Reading for Gender in Islamic Law

February 18, 2021 - 6:00 pm to 7:30 pm
Dr. Saadia Yacoob

This talk focuses on discussions about consent to marriage in Islamic law, and asks whether gender is a predictable determiner of an individual's legal status. From the marriage of free individuals to enslaved people and children, Muslim jurists considered a number of social factors in determining whether an individual had the right of consent to marriage. Thinking at the intersection of these different social identities allows us to see that gender was not the primary identity through which social relations were ordered in Islamic law. An intersectional analysis demonstrates that to fully grasp the complex social order imagined and authorized by Muslim jurists, we must think beyond the gender binary.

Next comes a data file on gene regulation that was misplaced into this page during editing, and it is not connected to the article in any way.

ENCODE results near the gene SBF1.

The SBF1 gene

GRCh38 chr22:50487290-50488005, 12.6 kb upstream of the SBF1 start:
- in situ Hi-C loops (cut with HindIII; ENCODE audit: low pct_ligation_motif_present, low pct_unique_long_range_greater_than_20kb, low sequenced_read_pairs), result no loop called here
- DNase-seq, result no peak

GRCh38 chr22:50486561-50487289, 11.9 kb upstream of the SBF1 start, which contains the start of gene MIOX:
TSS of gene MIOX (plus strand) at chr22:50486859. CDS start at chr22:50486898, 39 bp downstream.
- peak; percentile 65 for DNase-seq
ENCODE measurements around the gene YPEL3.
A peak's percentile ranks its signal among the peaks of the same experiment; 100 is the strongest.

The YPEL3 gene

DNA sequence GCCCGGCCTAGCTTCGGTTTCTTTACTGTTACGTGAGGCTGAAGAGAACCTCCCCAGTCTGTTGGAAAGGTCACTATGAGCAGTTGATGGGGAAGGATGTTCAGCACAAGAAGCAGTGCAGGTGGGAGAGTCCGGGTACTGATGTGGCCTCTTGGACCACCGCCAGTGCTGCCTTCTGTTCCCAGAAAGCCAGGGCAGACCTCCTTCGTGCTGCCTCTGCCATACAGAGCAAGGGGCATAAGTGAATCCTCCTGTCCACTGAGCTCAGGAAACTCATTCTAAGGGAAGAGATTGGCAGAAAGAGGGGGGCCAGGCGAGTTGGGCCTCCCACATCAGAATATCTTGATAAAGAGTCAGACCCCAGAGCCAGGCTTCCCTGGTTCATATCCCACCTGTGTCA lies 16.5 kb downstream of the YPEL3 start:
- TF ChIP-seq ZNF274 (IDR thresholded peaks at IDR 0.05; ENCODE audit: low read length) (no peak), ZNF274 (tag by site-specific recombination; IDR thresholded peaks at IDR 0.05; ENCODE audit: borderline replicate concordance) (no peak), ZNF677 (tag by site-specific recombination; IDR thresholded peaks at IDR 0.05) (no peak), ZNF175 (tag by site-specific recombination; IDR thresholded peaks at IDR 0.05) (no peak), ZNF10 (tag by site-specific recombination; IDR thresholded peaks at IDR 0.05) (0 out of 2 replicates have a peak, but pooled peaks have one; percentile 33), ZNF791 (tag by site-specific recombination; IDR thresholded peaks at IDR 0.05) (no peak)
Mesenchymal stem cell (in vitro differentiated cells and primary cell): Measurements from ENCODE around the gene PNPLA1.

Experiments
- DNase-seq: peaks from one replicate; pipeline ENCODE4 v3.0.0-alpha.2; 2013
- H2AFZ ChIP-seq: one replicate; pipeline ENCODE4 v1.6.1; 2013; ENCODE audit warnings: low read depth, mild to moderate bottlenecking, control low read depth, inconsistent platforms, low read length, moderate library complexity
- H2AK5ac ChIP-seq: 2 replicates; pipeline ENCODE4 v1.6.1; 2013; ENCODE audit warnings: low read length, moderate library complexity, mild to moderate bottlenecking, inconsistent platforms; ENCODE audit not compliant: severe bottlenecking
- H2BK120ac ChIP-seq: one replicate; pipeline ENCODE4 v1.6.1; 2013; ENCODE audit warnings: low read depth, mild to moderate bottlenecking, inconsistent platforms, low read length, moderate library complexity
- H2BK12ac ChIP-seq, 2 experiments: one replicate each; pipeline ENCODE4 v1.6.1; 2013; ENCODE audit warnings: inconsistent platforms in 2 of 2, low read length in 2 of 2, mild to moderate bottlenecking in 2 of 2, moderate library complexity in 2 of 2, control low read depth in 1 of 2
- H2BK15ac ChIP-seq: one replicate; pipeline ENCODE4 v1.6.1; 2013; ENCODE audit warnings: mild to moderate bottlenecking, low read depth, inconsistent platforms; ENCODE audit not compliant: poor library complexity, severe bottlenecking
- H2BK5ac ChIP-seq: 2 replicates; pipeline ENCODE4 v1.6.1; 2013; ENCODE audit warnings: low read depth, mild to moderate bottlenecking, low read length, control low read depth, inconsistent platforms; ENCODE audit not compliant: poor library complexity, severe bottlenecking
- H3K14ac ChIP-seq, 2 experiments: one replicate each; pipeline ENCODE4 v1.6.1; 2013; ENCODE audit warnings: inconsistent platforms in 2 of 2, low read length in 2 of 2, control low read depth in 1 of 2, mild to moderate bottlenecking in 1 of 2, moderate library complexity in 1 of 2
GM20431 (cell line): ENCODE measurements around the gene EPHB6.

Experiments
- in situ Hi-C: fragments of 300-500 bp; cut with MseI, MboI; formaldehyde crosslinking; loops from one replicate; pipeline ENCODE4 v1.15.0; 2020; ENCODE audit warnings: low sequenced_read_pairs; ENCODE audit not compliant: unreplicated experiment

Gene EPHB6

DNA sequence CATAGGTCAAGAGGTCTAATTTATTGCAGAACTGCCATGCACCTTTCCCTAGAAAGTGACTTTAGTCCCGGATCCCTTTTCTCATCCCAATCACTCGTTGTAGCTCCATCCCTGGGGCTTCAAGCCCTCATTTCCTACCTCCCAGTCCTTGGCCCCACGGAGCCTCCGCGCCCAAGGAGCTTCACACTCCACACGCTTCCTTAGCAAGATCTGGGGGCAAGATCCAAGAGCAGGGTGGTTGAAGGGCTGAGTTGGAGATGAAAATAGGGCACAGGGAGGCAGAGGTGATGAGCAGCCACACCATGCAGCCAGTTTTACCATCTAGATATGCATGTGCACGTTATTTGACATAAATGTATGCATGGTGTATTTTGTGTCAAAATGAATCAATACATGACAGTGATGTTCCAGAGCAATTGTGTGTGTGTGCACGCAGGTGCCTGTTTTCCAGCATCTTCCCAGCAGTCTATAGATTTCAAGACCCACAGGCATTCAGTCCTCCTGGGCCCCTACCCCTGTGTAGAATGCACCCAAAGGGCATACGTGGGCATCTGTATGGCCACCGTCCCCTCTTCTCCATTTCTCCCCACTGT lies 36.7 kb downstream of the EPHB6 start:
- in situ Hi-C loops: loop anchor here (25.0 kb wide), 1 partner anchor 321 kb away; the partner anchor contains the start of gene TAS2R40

Saadia Yacoob is Assistant Professor of Religion at Williams College. She holds a PhD in Islamic studies from Duke University and an MA from the Institute of Islamic Studies at McGill University. She has also studied Islamic law in Egypt and Jordan. Her research focuses on gender, childhood, and enslavement in Islamic law. Her forthcoming book manuscript titled Reading Gender in Early Islamic Law investigates the intersections of gender, age, and enslavement in the construction of legal personhood in Hanafi law. More broadly, her research interests include Islamic legal history, Muslim feminist studies, history of sexuality, and slavery studies.

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